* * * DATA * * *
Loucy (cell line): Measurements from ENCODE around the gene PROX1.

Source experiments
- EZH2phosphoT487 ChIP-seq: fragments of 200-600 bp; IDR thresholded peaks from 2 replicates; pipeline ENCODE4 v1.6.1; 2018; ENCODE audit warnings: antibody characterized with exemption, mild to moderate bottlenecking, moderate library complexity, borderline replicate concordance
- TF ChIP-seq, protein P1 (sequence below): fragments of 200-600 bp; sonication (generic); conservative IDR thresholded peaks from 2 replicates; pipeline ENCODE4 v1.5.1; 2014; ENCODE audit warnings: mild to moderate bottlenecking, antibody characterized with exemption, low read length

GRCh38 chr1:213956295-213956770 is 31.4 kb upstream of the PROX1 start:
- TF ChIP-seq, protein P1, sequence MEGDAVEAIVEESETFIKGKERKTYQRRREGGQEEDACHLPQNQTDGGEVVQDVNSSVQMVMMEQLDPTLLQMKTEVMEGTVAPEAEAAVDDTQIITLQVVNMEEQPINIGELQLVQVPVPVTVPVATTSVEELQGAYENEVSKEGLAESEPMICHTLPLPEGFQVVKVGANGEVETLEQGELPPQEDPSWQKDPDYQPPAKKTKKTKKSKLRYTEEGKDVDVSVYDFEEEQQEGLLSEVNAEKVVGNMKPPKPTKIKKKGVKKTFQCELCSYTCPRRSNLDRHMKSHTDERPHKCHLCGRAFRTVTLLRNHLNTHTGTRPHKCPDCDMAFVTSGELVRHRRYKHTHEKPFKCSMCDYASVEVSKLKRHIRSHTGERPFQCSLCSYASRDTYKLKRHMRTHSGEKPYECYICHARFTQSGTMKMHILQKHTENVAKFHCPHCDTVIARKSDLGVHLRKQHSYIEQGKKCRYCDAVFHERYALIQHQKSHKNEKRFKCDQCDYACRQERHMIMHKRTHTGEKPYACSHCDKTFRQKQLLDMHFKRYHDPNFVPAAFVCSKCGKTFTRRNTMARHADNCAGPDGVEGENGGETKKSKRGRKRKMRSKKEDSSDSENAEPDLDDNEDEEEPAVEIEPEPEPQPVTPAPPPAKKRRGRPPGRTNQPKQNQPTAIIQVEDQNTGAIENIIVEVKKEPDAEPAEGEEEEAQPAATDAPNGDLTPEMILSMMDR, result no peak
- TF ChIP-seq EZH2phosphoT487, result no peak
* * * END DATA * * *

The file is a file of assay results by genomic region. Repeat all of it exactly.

Loucy (cell line): Measurements from ENCODE around the gene PROX1.

Source experiments
- EZH2phosphoT487 ChIP-seq: fragments of 200-600 bp; IDR thresholded peaks from 2 replicates; pipeline ENCODE4 v1.6.1; 2018; ENCODE audit warnings: antibody characterized with exemption, mild to moderate bottlenecking, moderate library complexity, borderline replicate concordance
- TF ChIP-seq, protein P1 (sequence below): fragments of 200-600 bp; sonication (generic); conservative IDR thresholded peaks from 2 replicates; pipeline ENCODE4 v1.5.1; 2014; ENCODE audit warnings: mild to moderate bottlenecking, antibody characterized with exemption, low read length

GRCh38 chr1:213956295-213956770 is 31.4 kb upstream of the PROX1 start:
- TF ChIP-seq, protein P1, sequence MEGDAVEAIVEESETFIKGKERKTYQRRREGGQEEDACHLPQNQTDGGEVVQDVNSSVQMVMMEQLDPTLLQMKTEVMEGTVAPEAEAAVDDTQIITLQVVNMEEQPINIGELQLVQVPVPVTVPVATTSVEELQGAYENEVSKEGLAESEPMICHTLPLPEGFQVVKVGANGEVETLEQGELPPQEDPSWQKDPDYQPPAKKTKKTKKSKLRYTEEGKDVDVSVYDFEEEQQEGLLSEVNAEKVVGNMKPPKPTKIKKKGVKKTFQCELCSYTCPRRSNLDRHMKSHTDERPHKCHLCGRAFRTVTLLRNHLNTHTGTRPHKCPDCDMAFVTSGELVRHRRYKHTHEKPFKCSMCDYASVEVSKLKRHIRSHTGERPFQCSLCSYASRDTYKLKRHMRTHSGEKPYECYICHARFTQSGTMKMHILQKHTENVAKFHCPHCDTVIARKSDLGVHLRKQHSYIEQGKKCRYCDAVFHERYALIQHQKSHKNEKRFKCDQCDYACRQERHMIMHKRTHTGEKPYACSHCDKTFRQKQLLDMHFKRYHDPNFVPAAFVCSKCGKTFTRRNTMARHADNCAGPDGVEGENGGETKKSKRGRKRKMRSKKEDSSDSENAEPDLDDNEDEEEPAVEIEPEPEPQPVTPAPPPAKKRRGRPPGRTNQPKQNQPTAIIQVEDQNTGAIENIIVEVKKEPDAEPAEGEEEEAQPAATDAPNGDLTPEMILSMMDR, result no peak
- TF ChIP-seq EZH2phosphoT487, result no peak